It’s not clear whether Joseph Smith, the religion’s founder, who ordained at least one black priest, supported the ban. But his successor, Brigham Young, enforced it enthusiastically as the word of God, supporting slavery in Utah and decreeing that the “mark” on Cain was “the flat nose and black skin.” Young subsequently urged immediate death to any participant in mixing of the races. As recently as 1949, church leaders suggested that the ban on blacks resulted from the consequences of the “conduct of spirits in the pre-mortal existence.” As a result, many Mormons believed that blacks were less valiant in the pre-Earth life, or fence sitters in the war between God and Satan. That view has fallen out of favor in recent decades.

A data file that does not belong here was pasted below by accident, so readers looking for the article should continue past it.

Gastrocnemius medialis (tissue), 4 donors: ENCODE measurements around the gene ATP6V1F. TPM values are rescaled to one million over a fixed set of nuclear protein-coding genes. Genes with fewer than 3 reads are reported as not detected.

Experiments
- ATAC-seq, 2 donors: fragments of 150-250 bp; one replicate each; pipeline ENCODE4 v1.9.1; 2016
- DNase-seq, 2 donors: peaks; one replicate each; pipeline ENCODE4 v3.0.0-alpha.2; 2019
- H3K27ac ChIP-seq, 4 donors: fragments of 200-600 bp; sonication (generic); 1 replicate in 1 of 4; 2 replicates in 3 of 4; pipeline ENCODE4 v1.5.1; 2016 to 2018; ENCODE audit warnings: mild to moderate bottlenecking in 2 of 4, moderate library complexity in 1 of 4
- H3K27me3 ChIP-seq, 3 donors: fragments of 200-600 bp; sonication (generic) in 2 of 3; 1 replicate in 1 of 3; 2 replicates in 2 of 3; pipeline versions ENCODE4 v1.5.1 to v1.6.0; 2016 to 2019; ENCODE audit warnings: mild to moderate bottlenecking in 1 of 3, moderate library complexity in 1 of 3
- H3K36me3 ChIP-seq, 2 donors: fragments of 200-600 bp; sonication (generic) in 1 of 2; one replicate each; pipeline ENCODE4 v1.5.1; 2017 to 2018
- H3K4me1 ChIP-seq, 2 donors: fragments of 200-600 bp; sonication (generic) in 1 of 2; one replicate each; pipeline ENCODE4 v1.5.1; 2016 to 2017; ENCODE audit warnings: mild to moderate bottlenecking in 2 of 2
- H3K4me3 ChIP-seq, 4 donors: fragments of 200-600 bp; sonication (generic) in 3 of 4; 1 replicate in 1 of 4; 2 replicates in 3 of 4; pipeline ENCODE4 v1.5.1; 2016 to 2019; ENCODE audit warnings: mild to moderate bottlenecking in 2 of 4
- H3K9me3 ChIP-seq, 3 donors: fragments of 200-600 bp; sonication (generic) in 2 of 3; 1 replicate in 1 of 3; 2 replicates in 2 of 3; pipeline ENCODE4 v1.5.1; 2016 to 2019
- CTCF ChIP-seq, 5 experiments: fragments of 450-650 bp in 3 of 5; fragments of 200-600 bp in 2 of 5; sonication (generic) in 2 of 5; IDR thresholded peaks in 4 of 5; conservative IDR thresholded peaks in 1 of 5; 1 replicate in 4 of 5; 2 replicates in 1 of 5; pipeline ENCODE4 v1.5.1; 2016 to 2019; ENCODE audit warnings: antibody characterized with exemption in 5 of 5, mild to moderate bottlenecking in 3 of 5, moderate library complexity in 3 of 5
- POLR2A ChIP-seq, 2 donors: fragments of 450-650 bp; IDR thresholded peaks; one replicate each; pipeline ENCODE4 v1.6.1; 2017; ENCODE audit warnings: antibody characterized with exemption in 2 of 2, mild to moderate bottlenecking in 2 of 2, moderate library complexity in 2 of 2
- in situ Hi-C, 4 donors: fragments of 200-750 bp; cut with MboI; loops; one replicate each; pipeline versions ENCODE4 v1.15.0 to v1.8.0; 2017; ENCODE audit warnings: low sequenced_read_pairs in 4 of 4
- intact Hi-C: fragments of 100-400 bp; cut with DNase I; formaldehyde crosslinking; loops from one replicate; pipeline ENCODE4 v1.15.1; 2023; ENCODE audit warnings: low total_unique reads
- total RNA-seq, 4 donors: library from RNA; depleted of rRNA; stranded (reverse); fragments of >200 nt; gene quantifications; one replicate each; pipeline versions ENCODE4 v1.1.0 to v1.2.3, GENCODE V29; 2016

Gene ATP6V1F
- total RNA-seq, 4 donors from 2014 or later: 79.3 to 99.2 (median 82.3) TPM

“God has always been discriminatory” when it comes to whom he grants the authority of the priesthood, says Bott, the BYU theologian. He quotes Mormon scripture that states that the Lord gives to people “all that he seeth fit.” Bott compares blacks with a young child prematurely asking for the keys to her father’s car, and explains that similarly until 1978, the Lord determined that blacks were not yet ready for the priesthood.
“What is discrimination?” Bott asks. “I think that is keeping something from somebody that would be a benefit for them, right? But what if it wouldn’t have been a benefit to them?” Bott says that the denial of the priesthood to blacks on Earth — although not in the afterlife — protected them from the lowest rungs of hell reserved for people who abuse their priesthood powers. “You couldn’t fall off the top of the ladder, because you weren’t on the top of the ladder. So, in reality the blacks not having the priesthood was the greatest blessing God could give them.”